COVID Update – Travel for Sports and Fans In-Person for Baseball Season
Governor Cuomo held a press briefing yesterday morning providing an overview of New York’s COVID-19 tracking data from Wednesday March 17th. The Governor also announced New York Yankees and New York Mets (Let’s Go Mets) to Start the Season with Fans in the Stands Beginning April 1 at 20% capacity. Also, beginning March 29, statewide travel for sports and recreational activities will be permitted. Currently, travel for sports and recreation is limited to contiguous counties and regions in accordance with New York State Department of Health guidance.
Hospitalization tracking data for the Mid-Hudson region and the rest of the State are below.
- Patients Currently in Hospital statewide: 4,536
- Hospitalizations Mid-Hudson Region: 499
ICU Beds In Use (All Uses)
- Occupied ICU Beds Statewide: 4,229
- Occupied ICU Beds Mid-Hudson Region: 397
- Statewide Positivity Rate: 3.28%
- Mid-Hudson Positivity Rate: 4.66%
- Read the press release
- Read the baseball, travel sports press release
- See the School Districts Dashboard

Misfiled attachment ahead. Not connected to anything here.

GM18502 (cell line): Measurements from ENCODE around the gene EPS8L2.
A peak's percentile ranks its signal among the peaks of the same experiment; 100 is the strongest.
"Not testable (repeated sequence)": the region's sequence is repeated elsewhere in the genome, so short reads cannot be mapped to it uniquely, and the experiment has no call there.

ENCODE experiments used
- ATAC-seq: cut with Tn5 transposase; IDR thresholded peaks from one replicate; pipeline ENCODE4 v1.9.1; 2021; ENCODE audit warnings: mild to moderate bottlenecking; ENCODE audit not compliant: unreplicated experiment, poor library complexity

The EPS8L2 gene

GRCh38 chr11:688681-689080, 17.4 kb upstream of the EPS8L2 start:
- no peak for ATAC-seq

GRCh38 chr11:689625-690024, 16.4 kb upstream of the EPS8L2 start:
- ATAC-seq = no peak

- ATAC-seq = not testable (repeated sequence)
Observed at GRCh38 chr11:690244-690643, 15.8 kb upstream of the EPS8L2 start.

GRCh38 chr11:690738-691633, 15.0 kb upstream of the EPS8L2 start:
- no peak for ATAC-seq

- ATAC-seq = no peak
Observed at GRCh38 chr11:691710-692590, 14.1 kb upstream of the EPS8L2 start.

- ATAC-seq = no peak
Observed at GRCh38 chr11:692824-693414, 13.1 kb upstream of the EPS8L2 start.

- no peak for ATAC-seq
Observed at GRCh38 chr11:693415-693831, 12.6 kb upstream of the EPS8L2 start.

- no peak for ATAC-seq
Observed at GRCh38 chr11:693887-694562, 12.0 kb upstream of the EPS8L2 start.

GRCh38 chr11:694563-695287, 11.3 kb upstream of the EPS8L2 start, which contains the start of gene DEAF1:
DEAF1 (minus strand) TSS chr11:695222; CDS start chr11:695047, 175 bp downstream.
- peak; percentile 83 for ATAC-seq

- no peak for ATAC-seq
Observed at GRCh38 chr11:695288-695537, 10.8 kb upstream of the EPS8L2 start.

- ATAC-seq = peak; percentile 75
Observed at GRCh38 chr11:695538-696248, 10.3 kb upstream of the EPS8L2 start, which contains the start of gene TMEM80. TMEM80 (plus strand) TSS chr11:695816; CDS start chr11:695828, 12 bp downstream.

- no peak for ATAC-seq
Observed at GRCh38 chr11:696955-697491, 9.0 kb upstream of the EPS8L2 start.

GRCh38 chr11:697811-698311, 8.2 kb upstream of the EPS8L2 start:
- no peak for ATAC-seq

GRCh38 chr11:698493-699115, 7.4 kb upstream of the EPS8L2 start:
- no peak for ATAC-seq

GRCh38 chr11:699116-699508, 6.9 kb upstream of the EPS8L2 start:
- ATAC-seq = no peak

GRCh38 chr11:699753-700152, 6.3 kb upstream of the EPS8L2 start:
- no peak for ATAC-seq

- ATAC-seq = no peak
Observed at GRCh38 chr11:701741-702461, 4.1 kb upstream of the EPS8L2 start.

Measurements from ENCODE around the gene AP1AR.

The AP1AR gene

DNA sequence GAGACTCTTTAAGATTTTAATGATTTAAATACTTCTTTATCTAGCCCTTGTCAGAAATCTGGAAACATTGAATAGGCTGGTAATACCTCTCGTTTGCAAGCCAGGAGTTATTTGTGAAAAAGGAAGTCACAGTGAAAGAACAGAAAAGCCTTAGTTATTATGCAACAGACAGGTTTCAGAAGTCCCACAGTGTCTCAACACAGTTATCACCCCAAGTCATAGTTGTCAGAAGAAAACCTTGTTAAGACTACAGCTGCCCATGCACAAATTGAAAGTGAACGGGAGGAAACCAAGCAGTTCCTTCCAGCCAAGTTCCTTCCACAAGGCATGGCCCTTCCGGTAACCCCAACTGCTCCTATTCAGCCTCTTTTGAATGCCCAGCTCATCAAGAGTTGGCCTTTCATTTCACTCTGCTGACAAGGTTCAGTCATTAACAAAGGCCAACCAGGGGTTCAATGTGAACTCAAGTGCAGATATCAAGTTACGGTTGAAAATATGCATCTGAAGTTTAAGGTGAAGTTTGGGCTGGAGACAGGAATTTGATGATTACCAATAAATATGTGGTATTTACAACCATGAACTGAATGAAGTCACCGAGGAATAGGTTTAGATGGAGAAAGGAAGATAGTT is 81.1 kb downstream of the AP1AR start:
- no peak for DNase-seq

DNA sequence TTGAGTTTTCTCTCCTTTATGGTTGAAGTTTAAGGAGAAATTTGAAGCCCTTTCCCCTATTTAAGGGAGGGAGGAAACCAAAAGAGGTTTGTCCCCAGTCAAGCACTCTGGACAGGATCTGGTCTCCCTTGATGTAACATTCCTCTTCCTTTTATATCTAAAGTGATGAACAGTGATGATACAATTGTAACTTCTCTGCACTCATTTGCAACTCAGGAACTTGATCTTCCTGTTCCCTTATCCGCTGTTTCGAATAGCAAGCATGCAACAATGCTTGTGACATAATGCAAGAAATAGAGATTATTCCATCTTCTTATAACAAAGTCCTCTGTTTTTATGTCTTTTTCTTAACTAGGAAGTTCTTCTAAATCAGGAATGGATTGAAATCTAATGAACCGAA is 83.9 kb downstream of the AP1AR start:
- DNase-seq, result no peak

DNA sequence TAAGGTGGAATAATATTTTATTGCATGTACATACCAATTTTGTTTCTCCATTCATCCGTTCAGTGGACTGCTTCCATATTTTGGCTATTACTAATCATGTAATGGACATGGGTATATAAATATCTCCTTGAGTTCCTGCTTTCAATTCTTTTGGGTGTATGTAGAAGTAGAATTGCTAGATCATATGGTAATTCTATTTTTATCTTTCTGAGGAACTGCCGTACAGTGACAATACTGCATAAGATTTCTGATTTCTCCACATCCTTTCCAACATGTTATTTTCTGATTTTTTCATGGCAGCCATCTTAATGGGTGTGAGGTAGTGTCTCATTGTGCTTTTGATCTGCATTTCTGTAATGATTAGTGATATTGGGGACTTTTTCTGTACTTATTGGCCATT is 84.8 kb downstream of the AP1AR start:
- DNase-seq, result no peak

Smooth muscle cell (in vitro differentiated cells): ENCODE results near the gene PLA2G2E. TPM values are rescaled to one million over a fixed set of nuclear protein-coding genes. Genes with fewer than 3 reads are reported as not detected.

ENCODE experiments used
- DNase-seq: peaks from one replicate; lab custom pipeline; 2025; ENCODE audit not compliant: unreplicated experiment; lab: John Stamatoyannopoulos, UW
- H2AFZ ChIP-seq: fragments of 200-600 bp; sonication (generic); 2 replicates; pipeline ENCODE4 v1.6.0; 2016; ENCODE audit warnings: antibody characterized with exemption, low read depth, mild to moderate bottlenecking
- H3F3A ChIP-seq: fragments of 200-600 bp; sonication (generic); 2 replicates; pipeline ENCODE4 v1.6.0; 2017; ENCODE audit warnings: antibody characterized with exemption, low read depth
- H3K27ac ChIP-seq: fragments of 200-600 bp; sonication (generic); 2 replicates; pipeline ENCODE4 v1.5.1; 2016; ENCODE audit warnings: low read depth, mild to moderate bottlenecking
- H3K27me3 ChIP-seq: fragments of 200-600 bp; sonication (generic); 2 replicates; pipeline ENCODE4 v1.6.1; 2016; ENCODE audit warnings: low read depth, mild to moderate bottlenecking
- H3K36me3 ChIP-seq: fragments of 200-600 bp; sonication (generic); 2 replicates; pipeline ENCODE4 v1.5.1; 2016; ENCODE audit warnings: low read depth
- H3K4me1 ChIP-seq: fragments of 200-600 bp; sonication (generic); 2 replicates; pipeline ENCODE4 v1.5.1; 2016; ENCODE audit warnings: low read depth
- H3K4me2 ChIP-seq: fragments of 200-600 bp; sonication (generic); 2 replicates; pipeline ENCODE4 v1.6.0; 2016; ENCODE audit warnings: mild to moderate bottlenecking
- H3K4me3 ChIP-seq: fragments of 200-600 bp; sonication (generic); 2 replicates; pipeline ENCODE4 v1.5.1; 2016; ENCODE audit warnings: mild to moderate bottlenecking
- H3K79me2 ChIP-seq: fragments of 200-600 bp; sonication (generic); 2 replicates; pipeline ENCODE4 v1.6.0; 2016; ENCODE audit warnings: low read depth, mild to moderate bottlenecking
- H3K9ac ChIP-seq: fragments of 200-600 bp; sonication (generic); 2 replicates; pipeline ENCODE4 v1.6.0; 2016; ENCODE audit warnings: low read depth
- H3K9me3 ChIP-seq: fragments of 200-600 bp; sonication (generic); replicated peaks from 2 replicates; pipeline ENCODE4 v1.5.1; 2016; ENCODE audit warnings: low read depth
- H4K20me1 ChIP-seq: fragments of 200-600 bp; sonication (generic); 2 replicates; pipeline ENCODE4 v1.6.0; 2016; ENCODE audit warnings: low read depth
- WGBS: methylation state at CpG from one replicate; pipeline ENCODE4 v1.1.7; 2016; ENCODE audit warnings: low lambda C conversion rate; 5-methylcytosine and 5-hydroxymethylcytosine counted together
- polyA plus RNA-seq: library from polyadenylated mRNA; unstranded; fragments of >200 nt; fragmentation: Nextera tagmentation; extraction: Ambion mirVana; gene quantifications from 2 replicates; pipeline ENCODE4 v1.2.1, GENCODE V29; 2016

- See the SUNY Dashboard
- State Vaccine Information Site
New York State Launching “Excelsior Pass” to Securely Present Proof of Vaccination or Negative Test
In the coming days, New York State will be launching Excelsior Pass, a tool that allows New Yorkers and visitors to securely present proof of vaccination or negative COVID-19 test results. This unique app provides venues and patrons with a secure method to easily present, scan and confirm test and vaccine information to ensure convenient event flow-through.
Additionally, to make COVID-19 diagnostic testing even more available for New Yorkers, the State recently launched the New York Forward Rapid Test Program. This is a unique public-private partnership to make low-cost rapid testing available to the public to support enhanced economic activity, including weddings, catered events and arts and entertainment venues.